The data collected by the vision technology and the system’s sensors includes level of dirt, type of dirt, location of the dirt, when the surface is clean, and the level of wear of parts such as tire rubber, age and condition of the vehicle, color, etc. Once the robots determine the exact geometry of the vehicle and identify the most and least dirty areas, the system adjusts the wash to each car’s specific characteristics. Clinpify’s custom-designed robotic arms, which will wield either brushes or high-pressure wands, are flexible enough to reach difficult-to-access areas on a vehicle, like recesses, air outlets and overhangs.

“All this allows us to make an intelligent use of water, energy and other supplies, while allowing us, through our recommendation algorithm, to suggest the best time to wash the car and keep it always in its best health,” Zarco said. “That is why we say that we do not wash cars, but through our technology we apply intelligence to the washing of the vehicle.”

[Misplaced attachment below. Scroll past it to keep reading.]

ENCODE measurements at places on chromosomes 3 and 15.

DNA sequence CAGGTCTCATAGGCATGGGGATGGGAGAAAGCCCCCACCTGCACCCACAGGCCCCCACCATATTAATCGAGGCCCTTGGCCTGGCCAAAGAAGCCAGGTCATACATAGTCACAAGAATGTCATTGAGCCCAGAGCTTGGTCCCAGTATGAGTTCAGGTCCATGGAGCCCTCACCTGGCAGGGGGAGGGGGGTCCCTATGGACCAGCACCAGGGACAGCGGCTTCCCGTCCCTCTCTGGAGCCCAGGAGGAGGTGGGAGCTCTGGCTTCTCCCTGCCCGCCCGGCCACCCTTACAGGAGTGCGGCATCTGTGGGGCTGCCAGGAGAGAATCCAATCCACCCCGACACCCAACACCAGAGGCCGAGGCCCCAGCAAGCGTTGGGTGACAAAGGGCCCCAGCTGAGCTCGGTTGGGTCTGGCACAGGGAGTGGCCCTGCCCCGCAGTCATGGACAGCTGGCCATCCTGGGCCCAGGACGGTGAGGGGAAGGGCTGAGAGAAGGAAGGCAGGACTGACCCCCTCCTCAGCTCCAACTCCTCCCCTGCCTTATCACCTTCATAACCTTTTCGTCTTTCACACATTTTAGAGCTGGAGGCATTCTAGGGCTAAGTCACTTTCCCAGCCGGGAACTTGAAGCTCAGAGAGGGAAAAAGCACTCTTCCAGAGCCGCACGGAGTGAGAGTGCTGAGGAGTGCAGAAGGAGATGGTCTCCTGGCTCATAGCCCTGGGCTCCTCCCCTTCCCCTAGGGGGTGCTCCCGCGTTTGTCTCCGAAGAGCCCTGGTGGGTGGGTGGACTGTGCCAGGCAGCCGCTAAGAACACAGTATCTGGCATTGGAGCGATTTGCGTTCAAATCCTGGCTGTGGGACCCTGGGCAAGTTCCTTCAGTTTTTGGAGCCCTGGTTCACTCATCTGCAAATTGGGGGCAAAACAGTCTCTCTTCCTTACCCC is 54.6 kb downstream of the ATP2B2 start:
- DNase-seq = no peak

Future possibilities

As sensor technology advances, car wash innovators will be searching for ways to adapt it to the industry’s needs. 

One possibility is sSy.ai, which is using its neural networks (AI machine learning) to transform standard video cameras into high-precision sensors. Among other capabilities, this system provides object recognition and visualizations, which could be used for contouring vehicle profiles in car washes. This could help eliminate potential problems like an open window in a vehicle in the car wash bay.  Since the system can also track objects in real time, it might be able to detect potential vehicle collisions in the tunnel as well.